‘Hundreds of prescriptions that should not have been issued.’


A GP blamed printer malfunctions and two patients for a large number of scripts for alprazolam, diazepam and testosterone to two patients

A GP’s registration has been cancelled for excessive prescribing of drugs of dependence, and for providing false or misleading evidence.

The Medical Board of Australia has issued a statement about Dr Richard Vucinic, noting that it referred him to the Victorian and Civil Administrative Tribunal in December 2018 for professional misconduct.

It alleged that he had been convicted in the County Court on 9 May 2018 of two counts of prescribing a drug of dependence without ensuring a therapeutic need.

The Board also alleged that he prescribed alprazolam and diazepam in excessive quantities and/or without clinical justification to three patients, and provided false and/or misleading evidence to the Board and/or the Ahpra purporting to establish compliance with the conditions of his registration.

The criminal charges had related to the prescribing to two patients between 27 December 2013 and 28 March 2014.

A third patient was also identified during an Ahpra investigation, to whom during this period Dr Vucinic prescribed excessive quantities of a drug of dependence and/or without clinical justification.

He had been working as a GP at five medical clinics between December 2013 and March 2014, treating Patients A and B, who lived together.

During a three-month period, he wrote 126 prescriptions for testosterone, alprazolam and diazepam for these patients: 4600 alprazolam tablets, 1350 diazepam tablets and an unknown amount of the testosterone.

While more than half the scripts never came to light, on 11 February 2014, police searched the patients’ home and found 36 unfilled scripts signed by Dr Vucinic.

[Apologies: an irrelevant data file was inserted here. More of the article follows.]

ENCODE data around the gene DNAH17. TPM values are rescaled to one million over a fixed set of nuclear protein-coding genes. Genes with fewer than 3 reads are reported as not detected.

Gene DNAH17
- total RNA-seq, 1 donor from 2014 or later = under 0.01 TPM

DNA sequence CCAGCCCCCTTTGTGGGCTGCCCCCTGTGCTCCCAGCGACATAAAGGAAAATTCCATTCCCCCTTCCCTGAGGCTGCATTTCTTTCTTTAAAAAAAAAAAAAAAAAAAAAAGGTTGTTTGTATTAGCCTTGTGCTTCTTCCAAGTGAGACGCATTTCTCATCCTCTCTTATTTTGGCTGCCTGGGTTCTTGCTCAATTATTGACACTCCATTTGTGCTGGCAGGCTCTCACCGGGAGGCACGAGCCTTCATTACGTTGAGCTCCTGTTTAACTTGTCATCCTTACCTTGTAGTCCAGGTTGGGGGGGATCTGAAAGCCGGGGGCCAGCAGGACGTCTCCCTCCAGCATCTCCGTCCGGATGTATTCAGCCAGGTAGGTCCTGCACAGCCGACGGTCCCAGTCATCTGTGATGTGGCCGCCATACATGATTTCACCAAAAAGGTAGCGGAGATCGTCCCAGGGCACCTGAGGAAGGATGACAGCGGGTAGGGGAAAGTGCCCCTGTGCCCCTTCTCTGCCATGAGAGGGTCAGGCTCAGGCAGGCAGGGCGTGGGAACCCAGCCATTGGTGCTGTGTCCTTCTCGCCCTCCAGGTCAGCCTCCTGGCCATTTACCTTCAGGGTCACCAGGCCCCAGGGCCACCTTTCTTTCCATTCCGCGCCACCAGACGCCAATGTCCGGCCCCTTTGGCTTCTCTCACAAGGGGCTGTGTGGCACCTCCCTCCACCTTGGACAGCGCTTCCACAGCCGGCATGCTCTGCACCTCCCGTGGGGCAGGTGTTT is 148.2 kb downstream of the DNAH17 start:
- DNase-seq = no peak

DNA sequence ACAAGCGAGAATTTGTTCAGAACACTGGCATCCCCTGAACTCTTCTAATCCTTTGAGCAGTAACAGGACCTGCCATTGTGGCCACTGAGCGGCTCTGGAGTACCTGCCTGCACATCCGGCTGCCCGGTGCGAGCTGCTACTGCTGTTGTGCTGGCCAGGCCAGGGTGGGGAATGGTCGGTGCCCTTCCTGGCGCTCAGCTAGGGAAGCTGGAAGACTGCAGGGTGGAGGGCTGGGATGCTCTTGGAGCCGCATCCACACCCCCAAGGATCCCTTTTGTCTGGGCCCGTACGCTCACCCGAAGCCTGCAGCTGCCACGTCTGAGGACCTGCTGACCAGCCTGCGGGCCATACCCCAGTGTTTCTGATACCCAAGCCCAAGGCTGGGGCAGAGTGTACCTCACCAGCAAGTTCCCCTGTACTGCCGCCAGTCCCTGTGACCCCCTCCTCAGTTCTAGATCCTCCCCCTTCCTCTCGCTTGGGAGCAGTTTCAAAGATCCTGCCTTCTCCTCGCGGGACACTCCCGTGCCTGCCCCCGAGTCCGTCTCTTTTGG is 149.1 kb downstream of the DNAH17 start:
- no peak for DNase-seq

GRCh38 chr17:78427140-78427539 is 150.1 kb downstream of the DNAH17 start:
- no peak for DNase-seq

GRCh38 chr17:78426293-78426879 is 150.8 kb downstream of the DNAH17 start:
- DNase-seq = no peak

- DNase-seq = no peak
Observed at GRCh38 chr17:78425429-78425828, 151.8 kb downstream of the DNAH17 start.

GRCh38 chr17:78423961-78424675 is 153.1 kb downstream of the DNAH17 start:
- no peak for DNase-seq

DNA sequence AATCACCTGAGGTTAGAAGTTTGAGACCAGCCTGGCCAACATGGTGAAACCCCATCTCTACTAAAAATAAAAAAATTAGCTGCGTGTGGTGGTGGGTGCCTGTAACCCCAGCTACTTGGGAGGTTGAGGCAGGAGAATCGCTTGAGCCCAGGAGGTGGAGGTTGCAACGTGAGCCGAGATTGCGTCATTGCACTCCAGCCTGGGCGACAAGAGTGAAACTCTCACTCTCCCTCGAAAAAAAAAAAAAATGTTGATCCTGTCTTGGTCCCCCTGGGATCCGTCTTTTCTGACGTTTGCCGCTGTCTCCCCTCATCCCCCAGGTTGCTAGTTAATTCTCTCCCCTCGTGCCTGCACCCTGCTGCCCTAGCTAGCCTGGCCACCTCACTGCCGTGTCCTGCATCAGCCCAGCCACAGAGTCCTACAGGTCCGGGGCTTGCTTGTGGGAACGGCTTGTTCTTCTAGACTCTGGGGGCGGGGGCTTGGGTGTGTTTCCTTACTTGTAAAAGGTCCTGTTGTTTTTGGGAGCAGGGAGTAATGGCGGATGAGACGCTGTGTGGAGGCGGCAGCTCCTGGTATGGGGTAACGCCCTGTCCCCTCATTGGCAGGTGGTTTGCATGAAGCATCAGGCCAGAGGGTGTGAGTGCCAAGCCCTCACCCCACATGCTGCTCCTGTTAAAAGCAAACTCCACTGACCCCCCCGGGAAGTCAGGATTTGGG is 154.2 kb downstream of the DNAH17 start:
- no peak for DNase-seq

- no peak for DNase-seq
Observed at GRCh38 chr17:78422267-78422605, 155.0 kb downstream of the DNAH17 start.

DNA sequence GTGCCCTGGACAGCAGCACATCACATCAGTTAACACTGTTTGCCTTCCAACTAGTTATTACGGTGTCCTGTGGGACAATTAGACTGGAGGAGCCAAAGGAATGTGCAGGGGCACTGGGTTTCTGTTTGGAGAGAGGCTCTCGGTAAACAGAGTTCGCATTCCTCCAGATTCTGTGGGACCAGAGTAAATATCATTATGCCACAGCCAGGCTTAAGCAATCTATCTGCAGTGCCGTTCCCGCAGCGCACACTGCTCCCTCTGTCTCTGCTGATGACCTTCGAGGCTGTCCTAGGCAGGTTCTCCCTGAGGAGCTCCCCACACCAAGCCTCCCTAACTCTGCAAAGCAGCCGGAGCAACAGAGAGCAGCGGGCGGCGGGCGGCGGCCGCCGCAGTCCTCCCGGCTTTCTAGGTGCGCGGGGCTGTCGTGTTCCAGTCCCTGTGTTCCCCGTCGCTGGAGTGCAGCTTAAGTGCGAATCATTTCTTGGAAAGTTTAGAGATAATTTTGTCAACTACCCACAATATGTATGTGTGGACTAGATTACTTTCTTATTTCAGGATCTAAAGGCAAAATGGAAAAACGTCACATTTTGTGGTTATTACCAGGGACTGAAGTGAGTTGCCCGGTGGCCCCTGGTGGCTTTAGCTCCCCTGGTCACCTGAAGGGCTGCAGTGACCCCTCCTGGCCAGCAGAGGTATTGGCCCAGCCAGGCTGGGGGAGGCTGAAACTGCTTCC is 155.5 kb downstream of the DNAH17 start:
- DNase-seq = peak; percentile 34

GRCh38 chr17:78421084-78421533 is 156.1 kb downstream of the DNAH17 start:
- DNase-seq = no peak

Only 18 scripts – two for diazepam, one for testosterone and the others alprazolam – were ever filled.

When interviewed by police, the doctor said that it was appropriate to prescribe these drugs to these patients, but denied that he had written so many scripts.

Dr Vucinic disputed issuing the vast majority, claiming that it was the two patients – who were later charged with drug trafficking – who issued most of them.

He said this could have happened when he left them unattended in the consultation room, which he said happened “many times,” and for up to 20 minutes at a time.

Most of the scripts were never found and the majority never filled, he said.

He also said that there were “often printer malfunctions where the computer would record having issued a prescription but in reality no script would have been printed, so he would press the print button again”.

This could happen up to 15 times on the same occasion, he said, saying the printer malfunctions happened with five or six patients a day.

The doctor pleaded guilty and was convicted of the two charges and ordered to serve a community correction order for 18 months.

As a result of immediate action taken by the regulator, Dr Vucinic’s registration was made subject to conditions including that he not prescribe any drugs of dependence, including all S8s, benzodiazepines and anabolic steroids, from 19 June 2014 until October 2015.

But on 13 occasions during March 2015, the doctor prescribed benzodiazepines to his patients, the Board alleged – and in April, wrote a statutory declaration falsely stating he had complied with the conditions.

On 22 October 2015, the Board suspended Dr Vucinic’s registration by way of immediate action, after another, unrelated notification was made about him.

The Tribunal decided to cancel the practitioner’s registration and issue a reprimand.

He is disqualified from applying for registration as a medical practitioner for three years.

In its statement the Medical Board said that the Tribunal “noted that that Dr Vucinic’s conduct was not isolated but involved issuing of hundreds of prescriptions that should not have been issued”.

“All conduct related to his role as a medical practitioner. It also noted that although Dr Vucinic pleaded guilty to criminal offences, he now denied their factual basis.

“He was unwilling to take responsibility for his conduct, blamed others for the conduct and demonstrated little insight into the seriousness of his conduct and the effect it had on his patients and the public’s perception of the medical profession.

“The Tribunal also emphasised that disqualification for a period does not mean that a person will be registered at the end of that period. It means they cannot apply to be registered until that period ends.”

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